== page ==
Icing can be really tiring. I do it sitting down at the dining room table. I find I have a steadier hand and better stamina when I sit.

Make sure you let the icing dry completely before putting the cookies away! You don't want your hard work to go to waste!

Monday, October 10, 2011

Not Just a Side Dish

It seems the men in my life, despite (because of?) being hearty eaters are a bit particular about what constitutes dinner. Sample cases:

Soup - Doesn't count as dinner unless it has a filling side. This has evolved into a game of culinary chicken. Will I break first and make something to go with the soup? Or will I stay strong and force Ryan to forage and make himself something to go with the soup?

Salad - Ah, salad. It's like gambling. Sometimes you win, sometimes you lose. With Ryan the odds are in my favor. Salad will count. With my father, it's betting a longshot. You might get lucky, but chances are you're just wasting your time.

Macaroni and cheese has always been a side dish in these parts. Without meat or its own side dish, I just couldn't get it to pass for dinner. Luckily my mom has years of experience trying to get meals past my father. With just a few tasty additions, mac and cheese can appear in the starring role.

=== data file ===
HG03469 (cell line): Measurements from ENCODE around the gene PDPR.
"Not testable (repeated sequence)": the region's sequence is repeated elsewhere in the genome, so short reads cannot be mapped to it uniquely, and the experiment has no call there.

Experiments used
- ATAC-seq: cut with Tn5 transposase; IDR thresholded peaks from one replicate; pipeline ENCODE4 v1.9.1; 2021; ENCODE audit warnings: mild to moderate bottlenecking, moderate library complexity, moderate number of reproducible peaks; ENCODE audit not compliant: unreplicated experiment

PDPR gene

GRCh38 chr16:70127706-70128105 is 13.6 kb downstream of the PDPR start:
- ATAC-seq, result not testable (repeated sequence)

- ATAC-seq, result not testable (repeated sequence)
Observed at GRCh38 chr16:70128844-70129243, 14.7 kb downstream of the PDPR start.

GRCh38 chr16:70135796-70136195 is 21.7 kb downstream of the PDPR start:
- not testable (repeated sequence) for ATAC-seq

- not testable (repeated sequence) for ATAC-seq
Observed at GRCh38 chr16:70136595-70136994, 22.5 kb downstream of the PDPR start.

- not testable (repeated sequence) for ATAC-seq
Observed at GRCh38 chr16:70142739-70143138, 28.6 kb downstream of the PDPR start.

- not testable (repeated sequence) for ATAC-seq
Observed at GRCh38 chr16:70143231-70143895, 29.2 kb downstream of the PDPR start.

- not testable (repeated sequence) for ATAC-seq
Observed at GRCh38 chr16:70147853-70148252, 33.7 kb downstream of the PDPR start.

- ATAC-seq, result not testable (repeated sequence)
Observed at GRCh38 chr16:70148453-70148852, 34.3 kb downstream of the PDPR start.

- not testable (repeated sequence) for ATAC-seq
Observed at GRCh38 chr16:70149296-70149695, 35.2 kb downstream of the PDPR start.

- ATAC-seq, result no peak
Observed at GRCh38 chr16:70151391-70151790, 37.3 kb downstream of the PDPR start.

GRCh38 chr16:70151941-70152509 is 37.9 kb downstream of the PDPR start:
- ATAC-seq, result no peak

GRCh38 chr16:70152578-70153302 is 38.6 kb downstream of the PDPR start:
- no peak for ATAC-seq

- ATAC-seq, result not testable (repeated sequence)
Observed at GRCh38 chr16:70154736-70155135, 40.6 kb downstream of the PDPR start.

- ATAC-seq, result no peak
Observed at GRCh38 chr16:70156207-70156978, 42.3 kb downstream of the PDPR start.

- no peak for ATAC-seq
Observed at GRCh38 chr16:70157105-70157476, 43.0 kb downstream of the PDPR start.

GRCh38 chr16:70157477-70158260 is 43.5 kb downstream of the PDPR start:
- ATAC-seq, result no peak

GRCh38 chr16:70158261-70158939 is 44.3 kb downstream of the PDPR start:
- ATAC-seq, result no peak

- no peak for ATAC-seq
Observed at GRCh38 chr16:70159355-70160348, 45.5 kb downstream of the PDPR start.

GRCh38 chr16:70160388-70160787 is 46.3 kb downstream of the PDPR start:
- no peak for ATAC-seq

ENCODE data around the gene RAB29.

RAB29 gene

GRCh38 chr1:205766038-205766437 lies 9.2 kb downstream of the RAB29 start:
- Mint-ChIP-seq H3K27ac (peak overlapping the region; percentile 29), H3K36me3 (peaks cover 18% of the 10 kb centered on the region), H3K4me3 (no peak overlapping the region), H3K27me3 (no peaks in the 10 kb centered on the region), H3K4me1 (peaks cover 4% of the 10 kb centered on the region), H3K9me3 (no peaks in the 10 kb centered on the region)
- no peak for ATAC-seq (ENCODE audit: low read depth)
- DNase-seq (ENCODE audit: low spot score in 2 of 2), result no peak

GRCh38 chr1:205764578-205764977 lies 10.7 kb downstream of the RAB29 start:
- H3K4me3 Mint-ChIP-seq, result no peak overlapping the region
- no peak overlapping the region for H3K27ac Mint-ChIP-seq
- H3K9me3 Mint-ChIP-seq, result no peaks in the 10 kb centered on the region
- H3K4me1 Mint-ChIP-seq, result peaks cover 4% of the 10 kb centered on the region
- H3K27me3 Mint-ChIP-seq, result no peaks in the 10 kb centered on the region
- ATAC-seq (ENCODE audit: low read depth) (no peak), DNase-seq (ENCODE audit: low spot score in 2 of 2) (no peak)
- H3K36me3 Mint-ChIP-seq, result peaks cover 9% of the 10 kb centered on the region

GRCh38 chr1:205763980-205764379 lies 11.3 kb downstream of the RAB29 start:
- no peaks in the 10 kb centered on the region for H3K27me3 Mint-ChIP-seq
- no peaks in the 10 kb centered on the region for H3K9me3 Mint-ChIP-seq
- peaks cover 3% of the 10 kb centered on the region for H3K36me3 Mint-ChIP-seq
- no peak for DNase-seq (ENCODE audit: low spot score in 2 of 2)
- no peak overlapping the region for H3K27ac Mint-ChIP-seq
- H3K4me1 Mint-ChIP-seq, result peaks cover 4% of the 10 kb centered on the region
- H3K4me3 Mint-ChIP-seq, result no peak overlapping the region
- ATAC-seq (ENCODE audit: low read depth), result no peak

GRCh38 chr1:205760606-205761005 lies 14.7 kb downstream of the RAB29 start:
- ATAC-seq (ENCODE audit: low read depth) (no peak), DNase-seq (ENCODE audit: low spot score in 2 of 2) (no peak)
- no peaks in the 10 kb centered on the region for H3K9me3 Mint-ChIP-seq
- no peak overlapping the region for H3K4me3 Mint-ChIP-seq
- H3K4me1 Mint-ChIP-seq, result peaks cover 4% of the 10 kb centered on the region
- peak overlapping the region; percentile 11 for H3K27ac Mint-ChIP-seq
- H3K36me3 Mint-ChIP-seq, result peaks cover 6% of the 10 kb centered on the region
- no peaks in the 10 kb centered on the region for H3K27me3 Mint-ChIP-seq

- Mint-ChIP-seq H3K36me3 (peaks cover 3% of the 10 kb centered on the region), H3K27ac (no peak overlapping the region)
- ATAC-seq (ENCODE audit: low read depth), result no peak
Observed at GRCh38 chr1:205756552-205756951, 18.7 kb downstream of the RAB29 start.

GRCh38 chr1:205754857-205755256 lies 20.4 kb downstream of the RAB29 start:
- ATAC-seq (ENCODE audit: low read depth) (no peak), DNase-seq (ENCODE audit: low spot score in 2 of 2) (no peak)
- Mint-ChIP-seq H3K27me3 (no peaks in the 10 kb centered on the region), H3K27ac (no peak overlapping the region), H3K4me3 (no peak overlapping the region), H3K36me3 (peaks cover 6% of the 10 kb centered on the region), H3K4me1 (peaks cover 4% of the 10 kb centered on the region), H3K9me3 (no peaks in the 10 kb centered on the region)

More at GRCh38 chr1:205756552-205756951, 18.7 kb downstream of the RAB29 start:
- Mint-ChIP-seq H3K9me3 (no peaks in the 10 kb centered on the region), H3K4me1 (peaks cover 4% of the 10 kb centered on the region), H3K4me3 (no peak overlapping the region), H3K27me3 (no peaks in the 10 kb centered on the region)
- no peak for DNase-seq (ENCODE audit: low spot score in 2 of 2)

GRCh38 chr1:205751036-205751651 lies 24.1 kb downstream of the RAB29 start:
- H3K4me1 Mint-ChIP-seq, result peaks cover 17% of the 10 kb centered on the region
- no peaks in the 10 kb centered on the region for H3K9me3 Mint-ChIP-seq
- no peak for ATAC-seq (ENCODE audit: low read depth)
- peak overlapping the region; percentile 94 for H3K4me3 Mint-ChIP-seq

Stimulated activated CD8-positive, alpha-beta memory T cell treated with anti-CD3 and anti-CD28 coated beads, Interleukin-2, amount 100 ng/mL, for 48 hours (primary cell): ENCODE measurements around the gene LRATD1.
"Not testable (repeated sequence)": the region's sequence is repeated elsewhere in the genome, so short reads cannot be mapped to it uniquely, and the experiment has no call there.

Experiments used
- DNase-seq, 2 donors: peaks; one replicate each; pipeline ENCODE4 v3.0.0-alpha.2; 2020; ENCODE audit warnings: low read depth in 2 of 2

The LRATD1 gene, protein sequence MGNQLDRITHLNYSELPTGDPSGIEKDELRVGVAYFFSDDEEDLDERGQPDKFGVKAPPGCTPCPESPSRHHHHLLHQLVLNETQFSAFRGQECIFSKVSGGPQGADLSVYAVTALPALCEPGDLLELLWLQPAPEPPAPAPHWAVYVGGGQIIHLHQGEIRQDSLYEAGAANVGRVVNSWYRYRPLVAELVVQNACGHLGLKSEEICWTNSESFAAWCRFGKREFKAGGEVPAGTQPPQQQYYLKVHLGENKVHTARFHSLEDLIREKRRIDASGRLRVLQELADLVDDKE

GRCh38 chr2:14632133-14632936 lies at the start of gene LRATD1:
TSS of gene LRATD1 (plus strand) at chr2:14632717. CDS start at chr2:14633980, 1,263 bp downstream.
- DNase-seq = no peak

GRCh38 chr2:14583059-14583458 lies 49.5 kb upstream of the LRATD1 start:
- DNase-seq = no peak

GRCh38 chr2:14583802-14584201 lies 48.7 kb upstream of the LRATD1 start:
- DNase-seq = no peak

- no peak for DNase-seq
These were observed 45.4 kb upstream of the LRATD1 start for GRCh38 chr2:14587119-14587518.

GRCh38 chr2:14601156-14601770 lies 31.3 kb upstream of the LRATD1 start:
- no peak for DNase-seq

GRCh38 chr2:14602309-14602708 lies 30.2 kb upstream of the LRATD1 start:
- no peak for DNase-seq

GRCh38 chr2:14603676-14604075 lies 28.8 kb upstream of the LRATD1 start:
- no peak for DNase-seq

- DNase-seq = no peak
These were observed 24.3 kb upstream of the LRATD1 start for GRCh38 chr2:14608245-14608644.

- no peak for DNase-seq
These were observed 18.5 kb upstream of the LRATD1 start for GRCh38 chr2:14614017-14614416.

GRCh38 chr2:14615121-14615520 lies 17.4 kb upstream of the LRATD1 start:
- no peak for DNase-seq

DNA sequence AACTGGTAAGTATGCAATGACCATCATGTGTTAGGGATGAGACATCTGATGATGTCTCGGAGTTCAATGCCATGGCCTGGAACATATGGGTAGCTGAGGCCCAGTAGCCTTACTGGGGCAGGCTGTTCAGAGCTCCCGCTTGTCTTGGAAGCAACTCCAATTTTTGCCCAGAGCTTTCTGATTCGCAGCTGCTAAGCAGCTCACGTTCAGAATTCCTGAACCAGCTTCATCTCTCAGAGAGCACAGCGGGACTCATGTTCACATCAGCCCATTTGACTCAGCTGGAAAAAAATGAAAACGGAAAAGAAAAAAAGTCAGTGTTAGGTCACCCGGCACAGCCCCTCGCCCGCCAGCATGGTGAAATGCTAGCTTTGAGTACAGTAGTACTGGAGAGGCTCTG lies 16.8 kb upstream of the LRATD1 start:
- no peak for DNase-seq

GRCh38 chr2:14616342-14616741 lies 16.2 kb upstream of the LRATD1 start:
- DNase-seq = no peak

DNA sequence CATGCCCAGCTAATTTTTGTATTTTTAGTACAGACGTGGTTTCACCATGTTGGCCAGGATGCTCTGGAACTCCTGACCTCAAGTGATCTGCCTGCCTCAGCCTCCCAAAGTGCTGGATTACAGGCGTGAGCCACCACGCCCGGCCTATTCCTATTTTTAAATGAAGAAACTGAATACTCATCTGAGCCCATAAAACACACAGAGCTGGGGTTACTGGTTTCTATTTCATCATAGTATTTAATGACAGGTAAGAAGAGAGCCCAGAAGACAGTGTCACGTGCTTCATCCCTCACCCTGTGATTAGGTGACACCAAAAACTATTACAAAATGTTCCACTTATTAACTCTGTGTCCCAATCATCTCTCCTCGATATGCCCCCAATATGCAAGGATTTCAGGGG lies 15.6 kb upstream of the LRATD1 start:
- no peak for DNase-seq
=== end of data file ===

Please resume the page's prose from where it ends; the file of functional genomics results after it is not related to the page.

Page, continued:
1 1/2 oz bacon (this was about 2-3 strips)
8 oz sliced baby bella or button mushrooms
1 C frozen peas
1/2 lb elbow macaroni
1 T flour
3 T butter
1/2 C milk (whole milk is best, but any will do)
1 T mustard (I use whatever I can grab first)
1 1/2 C grated cheddar cheese

Set a pot of water to boil for the macaroni. Chop the bacon into smallish bacon bits - maybe 1/4" squares? Eyeball it, do not measure with a ruler or anything picky like that. Cook in a fry pan over medium high heat for 3-5 minutes until it is crisp. Remove from the pan and set aside. Retain some of the fat in the pan (pour off some if it looks like a ton). Add the mushrooms, sprinkle with salt and cook for 5-7 minutes until golden and tender. I often add a splash of balsamic. It's up to you. Then add the peas and cook for another 3-5 minutes.

When the water boils:
When it reaches a rolling boil, toss in the pasta and cook until done 8-10 minutes. Drain, and set the pasta aside in the colander. In the pan you made the pasta in, melt the butter and add the flour. Mix well and cook on very low heat for about four minutes. Turn off the heat and add the milk and the mustard. Whisk to blend. Return to heat. I always add back the cheese and cooked macaroni alternately, stirring to combine in between each addition. Then add the mushrooms, peas and bacon. Fancy.